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History :: Deception : Starfish Sites

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Updated: 17 Sep 08

In May 1940 The Civil defence Committee investigated and authorised certain "permitted" lighting instructions, at the same time commencing experiments on decoy lighting, or QL sites. However this progressed slowly and largely unsatisfactorily with just a few sites under construction when Coventry was attacked on 14 Oct 1940. This made clear that decoy city light, however designed, would be of little vaue if a targe town was already illuminated by its own flames. Large decoy flames lasting several hours were required and the QF type fire was too small and too short-lived.

Initial attempts with hand-lit oil filled trenches caused water pollution as the intense heat cracked the soil, and flae intensity was not satisfactory. With the asistance of the Sound City FIlm Company three different types of fire were produced, burning diesel, parrafin and scrap wood/sawdust respectively. The combination of these was to effect realistic variation in flame and smoke. The new large decoy was known as Special Fire and became famous under the code word Starfish.

On each Starfish site there were 2 separate groups of the 3 types of fire, each having 30 tons of fuel for lighting on two successive nights.The fire burned for 4 hours and was lit from a shelter some 800 yards distant.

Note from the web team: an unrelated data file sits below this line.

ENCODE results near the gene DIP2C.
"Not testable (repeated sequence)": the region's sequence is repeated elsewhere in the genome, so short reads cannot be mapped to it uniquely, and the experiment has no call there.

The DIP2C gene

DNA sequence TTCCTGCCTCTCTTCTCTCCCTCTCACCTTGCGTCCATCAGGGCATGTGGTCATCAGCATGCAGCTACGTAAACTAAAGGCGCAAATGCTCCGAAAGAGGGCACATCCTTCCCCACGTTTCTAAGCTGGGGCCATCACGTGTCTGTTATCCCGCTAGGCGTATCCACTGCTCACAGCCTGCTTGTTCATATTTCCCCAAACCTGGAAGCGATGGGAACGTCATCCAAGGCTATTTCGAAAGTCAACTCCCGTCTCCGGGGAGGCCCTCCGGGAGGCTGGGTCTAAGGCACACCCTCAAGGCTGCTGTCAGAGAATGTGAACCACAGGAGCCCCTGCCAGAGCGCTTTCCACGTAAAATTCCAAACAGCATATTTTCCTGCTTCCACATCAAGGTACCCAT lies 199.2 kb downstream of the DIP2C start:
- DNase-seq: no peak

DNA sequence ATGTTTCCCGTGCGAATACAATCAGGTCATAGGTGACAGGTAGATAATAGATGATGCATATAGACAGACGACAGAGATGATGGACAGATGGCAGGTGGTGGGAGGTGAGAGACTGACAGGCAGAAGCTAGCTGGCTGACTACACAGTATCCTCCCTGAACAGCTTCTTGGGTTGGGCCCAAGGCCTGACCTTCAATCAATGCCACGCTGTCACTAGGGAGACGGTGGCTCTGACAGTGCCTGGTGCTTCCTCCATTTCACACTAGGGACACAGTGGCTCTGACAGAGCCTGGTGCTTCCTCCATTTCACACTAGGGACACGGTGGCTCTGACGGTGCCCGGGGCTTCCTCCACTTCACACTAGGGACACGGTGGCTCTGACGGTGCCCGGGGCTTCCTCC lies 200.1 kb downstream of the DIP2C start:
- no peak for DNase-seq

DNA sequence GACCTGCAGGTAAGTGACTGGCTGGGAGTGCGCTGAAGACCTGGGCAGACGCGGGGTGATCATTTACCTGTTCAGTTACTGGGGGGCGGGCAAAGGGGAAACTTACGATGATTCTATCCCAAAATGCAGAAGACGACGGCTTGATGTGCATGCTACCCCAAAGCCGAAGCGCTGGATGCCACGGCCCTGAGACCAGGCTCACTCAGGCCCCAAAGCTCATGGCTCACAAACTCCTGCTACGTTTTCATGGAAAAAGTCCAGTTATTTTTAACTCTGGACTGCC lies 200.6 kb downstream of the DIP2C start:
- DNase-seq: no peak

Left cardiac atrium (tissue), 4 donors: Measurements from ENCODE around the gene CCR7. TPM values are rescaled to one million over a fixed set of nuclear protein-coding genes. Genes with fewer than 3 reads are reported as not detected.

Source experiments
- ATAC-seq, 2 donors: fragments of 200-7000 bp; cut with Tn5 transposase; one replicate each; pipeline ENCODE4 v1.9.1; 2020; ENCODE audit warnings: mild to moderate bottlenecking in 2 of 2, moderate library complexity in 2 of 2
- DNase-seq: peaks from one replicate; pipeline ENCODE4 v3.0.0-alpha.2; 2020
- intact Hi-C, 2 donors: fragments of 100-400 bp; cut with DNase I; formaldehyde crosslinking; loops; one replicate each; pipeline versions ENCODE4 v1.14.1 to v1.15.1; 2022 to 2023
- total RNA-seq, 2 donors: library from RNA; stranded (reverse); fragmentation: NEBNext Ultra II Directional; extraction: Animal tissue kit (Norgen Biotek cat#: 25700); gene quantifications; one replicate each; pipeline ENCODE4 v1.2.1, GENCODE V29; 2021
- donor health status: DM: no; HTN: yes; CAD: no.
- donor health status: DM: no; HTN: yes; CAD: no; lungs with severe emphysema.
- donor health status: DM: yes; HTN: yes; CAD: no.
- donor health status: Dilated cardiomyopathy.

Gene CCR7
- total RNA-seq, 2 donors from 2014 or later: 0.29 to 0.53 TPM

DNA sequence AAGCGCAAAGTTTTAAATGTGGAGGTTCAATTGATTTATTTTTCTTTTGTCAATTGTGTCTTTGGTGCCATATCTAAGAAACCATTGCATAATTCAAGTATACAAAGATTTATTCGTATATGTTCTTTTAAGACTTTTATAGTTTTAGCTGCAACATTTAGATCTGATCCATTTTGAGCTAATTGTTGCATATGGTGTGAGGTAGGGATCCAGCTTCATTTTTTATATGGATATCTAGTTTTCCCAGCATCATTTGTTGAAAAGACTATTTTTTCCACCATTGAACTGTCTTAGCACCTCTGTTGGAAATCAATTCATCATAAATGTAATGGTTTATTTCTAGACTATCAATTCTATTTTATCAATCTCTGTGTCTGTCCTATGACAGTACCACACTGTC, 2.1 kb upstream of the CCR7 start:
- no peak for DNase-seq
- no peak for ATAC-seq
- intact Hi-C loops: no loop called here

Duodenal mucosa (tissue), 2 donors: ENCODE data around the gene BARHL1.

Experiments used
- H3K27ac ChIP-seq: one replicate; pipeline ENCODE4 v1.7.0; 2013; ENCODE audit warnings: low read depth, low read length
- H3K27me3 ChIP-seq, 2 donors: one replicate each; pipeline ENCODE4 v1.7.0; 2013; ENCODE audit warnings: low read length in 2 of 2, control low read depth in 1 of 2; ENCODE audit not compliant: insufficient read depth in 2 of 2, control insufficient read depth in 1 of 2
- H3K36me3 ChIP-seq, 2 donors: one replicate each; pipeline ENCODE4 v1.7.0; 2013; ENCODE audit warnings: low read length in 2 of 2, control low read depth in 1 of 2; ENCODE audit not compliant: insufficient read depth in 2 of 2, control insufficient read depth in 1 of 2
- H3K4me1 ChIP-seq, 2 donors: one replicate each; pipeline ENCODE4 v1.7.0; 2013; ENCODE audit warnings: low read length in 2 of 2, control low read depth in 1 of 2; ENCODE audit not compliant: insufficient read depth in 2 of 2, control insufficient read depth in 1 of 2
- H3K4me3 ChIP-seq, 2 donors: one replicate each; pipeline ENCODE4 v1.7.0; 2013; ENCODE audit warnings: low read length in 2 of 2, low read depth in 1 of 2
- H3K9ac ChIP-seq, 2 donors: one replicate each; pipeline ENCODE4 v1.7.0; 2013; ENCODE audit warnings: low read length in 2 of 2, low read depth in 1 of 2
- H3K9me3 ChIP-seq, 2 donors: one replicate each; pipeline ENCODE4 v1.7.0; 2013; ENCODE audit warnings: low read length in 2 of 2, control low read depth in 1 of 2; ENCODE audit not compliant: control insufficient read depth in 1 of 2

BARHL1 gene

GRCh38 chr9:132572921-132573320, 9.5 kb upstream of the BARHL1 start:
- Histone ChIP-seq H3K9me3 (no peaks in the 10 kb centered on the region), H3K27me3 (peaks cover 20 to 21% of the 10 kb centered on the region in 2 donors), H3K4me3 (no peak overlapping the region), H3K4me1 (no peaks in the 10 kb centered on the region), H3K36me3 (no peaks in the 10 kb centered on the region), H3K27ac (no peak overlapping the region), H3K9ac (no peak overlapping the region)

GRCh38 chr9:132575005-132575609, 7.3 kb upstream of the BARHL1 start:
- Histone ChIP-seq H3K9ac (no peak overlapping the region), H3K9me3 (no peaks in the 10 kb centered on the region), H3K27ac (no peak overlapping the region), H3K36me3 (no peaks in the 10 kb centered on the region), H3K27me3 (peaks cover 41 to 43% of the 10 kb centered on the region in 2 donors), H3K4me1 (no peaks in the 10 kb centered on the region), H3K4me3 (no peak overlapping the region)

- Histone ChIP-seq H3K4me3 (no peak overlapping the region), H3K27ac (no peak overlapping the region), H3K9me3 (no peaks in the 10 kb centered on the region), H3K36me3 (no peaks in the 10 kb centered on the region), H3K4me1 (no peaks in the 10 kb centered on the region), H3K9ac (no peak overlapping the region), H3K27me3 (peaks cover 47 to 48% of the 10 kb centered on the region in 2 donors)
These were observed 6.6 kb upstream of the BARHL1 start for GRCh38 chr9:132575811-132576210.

Four were installed in Nov 1940, 18 by dec, 108 by Mar 1941 and 155 by Jul 1941. The final total reached 209 in operation at any time.

The Starfish sites were manned by RAF personnel of the Department. As construction and equipment improved the numbers on each site was reduced from around 20 to 10. On those Starfish sites with QL it was maned by the same crew unless the QL was distant. The crew undertook general maintenance and rebuilt fires. The area contractor provided all material except oil, for quick supply of which arrangements were made with the Petroleum Board.

Starfish fires were controlled by 80 Wing at Radlett, a special signals headquarters which operated all radar and countermeasures. This wing had early information of all movements of enemy aircraft and were in closest contact with Fighter Command. 80 Wing was connected to all Starfish sites by main trunk telephone and selected sites for operation having called to warn and obtain details of the local weather conditions.

It was common for QL Sites to be combined with Starfish or QFs, and a large town or city such as Lincoln may be covered by a series of Starfish with or without QLs, and also QF and QL sites, all under single control.

Lincolnshire Starfish Sites

There were additional decoy sites that protected cities and industrial sites. These were based on fire for deception. Starfish or SF sites were based on the idea of lighting huge fires outside cities and towns in quick response, i.e. once a bombing raid was under way. During a raid, German pathfinders woud drop marker incendiary bombs for the main force to follow. Starfish / SF sites were designed to draw the enemy by the fire set there and confuse bomb aimers, thus sparing the nearby centres of population. QF sites (possibly refering to quick-fire?) were a more active form of defence, conceived around the controlled burning of fires to suggest a burning target, again with the intention of seducing bombers.

In Lincolnshire there were Starfish sites at Risby, Twigmoor and Brumby to protect the industrial complex at Scunthorpe. Lincoln city was protected by QF sites on Branston Fen to the south-east.

Example decoys in Cumbria

Further reading

 

> RAF history in Lincolnshire

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